Monday, April 6, 2015

World of Tomorrow

People criticize movies for their length all the time. "The film was too long. I loved it but it would have been even better had it been trimmed." I am of the belief that if I am enjoying a film, I don't want it to end. In essence film length doesn't really matter. Short films are a good example of this because the best of them are able to be incredible effective in such a short amount of time.

Kubrick said some of the most spectacular examples of film are in TV commercials. In an interview for Full Metal Jacket, he pointed to the Michelob commercials. "Forget what they're doing- selling beer- and it's visual poetry. Incredible eight frame cuts. And you realize in thirty seconds they've created an impression of something rather complex. If you could ever tell a story, something with some content, using that kind of visual poetry, you could handle vastly more complex material."

It is this very notion- communicating ideas through pure visuals in a small time frame- that fuels the work of Don Hertzfeldt. His shorts prior to this stretched animation to creative highs. Rejected was a compilation of rejected animated skits from The Family Learning Channel. A corporation the commissioned him to do promo segments for them. For 10 minutes, the short goes through an array of  moods and shows Don bending,twisting and inverting the art of animation. Conceptualizing It's stuff you could only get away with through that format.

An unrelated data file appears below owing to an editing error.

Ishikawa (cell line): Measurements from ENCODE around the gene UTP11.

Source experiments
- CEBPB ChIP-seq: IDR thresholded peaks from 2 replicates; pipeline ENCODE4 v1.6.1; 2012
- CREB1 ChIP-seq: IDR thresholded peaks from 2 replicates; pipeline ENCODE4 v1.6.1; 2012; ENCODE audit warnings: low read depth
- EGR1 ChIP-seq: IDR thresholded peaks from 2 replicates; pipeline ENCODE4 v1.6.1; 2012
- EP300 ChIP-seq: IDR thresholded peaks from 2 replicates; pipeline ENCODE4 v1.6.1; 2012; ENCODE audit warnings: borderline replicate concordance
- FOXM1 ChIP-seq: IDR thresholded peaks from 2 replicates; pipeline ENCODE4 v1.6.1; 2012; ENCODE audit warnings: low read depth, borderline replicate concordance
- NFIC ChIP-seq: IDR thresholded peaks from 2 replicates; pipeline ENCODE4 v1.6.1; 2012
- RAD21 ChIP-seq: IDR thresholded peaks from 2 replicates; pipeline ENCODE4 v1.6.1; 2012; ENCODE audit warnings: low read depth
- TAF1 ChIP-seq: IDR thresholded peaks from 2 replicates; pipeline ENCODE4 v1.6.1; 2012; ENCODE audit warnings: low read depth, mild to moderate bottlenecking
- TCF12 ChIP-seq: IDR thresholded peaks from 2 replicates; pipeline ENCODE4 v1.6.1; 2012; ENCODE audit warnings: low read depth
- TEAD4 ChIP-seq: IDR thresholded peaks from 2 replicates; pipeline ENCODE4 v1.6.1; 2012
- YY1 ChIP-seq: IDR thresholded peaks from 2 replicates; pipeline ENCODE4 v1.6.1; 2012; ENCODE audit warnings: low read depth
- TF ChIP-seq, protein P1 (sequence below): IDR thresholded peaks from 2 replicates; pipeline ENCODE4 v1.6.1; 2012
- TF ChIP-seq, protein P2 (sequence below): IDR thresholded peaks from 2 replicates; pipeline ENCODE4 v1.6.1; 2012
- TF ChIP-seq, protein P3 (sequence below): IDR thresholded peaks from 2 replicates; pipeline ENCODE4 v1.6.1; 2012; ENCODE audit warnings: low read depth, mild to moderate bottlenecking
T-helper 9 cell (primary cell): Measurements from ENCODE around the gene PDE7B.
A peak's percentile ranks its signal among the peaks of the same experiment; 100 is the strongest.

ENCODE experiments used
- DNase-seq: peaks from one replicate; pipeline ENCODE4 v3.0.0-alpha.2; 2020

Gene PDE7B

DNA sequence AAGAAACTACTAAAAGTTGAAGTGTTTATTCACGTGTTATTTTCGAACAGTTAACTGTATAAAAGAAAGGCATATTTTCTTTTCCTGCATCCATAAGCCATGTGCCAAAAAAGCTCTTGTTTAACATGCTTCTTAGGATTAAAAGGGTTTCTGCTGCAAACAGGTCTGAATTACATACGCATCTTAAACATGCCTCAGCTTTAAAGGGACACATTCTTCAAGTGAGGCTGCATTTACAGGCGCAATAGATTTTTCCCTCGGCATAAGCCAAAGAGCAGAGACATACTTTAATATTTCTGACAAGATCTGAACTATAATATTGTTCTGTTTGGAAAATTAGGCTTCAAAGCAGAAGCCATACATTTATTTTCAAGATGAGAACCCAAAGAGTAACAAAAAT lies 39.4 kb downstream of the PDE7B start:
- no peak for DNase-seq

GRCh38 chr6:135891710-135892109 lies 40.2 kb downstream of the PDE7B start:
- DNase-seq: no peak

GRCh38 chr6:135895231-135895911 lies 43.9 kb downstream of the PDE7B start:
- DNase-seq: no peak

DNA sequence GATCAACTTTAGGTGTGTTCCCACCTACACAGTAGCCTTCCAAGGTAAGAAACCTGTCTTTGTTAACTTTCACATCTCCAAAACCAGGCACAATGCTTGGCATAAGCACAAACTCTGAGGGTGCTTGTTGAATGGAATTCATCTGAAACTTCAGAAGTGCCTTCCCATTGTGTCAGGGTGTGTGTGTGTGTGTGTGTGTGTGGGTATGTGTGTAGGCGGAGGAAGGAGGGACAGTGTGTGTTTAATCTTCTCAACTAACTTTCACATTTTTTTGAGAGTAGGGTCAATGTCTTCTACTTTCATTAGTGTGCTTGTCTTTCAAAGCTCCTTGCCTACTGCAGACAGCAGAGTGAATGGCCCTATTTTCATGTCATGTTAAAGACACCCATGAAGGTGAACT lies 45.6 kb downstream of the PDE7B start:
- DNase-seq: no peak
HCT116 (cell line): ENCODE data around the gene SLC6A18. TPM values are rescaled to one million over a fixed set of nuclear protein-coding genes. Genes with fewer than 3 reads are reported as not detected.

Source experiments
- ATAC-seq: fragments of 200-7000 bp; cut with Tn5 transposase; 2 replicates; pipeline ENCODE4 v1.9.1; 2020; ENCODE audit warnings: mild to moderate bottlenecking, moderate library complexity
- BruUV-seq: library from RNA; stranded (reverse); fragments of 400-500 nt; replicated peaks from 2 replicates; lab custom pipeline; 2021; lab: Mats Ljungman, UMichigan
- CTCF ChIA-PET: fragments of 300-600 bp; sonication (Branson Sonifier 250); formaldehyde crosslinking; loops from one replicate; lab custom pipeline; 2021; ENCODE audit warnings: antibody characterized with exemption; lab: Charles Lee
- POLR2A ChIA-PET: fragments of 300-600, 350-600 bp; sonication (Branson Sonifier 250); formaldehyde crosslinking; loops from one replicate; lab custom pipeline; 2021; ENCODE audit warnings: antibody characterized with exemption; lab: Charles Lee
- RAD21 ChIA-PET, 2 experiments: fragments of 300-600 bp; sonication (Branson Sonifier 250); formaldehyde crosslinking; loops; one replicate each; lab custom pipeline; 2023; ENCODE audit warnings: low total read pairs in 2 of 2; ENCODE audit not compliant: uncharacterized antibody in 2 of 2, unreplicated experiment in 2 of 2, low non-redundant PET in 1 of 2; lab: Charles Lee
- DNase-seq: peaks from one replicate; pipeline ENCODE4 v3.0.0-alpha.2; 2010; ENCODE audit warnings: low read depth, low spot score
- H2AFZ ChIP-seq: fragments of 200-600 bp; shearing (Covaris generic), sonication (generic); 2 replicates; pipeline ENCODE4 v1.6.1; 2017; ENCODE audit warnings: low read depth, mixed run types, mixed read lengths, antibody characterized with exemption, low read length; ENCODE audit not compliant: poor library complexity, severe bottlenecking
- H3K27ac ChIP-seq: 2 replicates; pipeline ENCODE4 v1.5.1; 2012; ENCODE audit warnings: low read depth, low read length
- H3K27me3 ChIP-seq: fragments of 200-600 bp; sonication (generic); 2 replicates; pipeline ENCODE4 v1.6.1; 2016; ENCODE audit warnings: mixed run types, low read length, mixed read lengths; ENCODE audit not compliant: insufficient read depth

His other work such as Lily and Jim, The Meaning of Life, and Billy's Balloon were preludes to what was to come with It's Such A Beautiful Day. The amount if ideas and emotions Hertzfeldt was unable to unpack in an hour affected me greatly.

World of Tomorrow takes this idea to astonishing new heights. In just sixteen minutes, Hertzfeldt creates an entire universe. Introducing me to ideas, concepts and feelings I am happy to now have lingering in my memory. Above all, his avoidance of obvious narratives allow his work to achieve a truthfulness not common in many features. To accomplish this type of visual poetry within a feature film is one thing. To achieve it in 16 minutes is an unfathomable amount of determination and vision.

Don created this animation all by himself on a computer. Imagine what he can do with a team of people working for him.

Trailer for World of Tomorrow



  1. I've been dying to see this! I've heard such wonderful things about it. I also love what you raise about film length...couldn't agree more!

  2. It's insanely good. I hope you see it soon.

  3. I agree it's a great short film. To think he almost single-handedly made it is mighty impressive! So full of ideas and quite moving as well. I think you have to see it multiple times to fathom all the details.

  4. I am still uncovering details and I'm already on my 5th viewing.